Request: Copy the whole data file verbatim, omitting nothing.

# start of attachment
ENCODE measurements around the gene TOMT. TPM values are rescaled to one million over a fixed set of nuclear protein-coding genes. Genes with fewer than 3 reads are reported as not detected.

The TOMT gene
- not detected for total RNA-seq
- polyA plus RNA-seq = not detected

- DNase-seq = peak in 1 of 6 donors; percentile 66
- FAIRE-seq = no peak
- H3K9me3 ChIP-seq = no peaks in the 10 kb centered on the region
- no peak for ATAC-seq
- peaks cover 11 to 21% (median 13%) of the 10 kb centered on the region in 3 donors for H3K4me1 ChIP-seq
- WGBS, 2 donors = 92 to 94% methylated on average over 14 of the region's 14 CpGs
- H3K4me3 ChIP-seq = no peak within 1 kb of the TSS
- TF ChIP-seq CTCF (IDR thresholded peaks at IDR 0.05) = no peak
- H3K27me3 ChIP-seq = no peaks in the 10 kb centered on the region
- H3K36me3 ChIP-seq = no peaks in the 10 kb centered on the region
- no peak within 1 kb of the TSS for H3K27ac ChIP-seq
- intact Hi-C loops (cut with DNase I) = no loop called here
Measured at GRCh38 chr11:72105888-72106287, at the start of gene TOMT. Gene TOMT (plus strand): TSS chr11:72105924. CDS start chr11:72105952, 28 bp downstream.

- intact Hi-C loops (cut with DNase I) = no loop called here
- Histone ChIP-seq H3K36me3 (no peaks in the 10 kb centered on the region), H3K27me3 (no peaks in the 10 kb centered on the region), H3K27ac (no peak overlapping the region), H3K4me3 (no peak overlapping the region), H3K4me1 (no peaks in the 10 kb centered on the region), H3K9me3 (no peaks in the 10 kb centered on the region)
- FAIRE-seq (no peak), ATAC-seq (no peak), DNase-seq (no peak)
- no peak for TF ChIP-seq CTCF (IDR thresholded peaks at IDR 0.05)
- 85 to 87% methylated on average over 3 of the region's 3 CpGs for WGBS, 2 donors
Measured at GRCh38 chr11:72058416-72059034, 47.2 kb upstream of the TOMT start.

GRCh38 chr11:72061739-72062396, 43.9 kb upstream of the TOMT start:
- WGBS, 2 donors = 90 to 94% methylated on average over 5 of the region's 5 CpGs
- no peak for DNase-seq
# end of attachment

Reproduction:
ENCODE measurements around the gene TOMT. TPM values are rescaled to one million over a fixed set of nuclear protein-coding genes. Genes with fewer than 3 reads are reported as not detected.

The TOMT gene
- not detected for total RNA-seq
- polyA plus RNA-seq = not detected

- DNase-seq = peak in 1 of 6 donors; percentile 66
- FAIRE-seq = no peak
- H3K9me3 ChIP-seq = no peaks in the 10 kb centered on the region
- no peak for ATAC-seq
- peaks cover 11 to 21% (median 13%) of the 10 kb centered on the region in 3 donors for H3K4me1 ChIP-seq
- WGBS, 2 donors = 92 to 94% methylated on average over 14 of the region's 14 CpGs
- H3K4me3 ChIP-seq = no peak within 1 kb of the TSS
- TF ChIP-seq CTCF (IDR thresholded peaks at IDR 0.05) = no peak
- H3K27me3 ChIP-seq = no peaks in the 10 kb centered on the region
- H3K36me3 ChIP-seq = no peaks in the 10 kb centered on the region
- no peak within 1 kb of the TSS for H3K27ac ChIP-seq
- intact Hi-C loops (cut with DNase I) = no loop called here
Measured at GRCh38 chr11:72105888-72106287, at the start of gene TOMT. Gene TOMT (plus strand): TSS chr11:72105924. CDS start chr11:72105952, 28 bp downstream.

- intact Hi-C loops (cut with DNase I) = no loop called here
- Histone ChIP-seq H3K36me3 (no peaks in the 10 kb centered on the region), H3K27me3 (no peaks in the 10 kb centered on the region), H3K27ac (no peak overlapping the region), H3K4me3 (no peak overlapping the region), H3K4me1 (no peaks in the 10 kb centered on the region), H3K9me3 (no peaks in the 10 kb centered on the region)
- FAIRE-seq (no peak), ATAC-seq (no peak), DNase-seq (no peak)
- no peak for TF ChIP-seq CTCF (IDR thresholded peaks at IDR 0.05)
- 85 to 87% methylated on average over 3 of the region's 3 CpGs for WGBS, 2 donors
Measured at GRCh38 chr11:72058416-72059034, 47.2 kb upstream of the TOMT start.

GRCh38 chr11:72061739-72062396, 43.9 kb upstream of the TOMT start:
- WGBS, 2 donors = 90 to 94% methylated on average over 5 of the region's 5 CpGs
- no peak for DNase-seq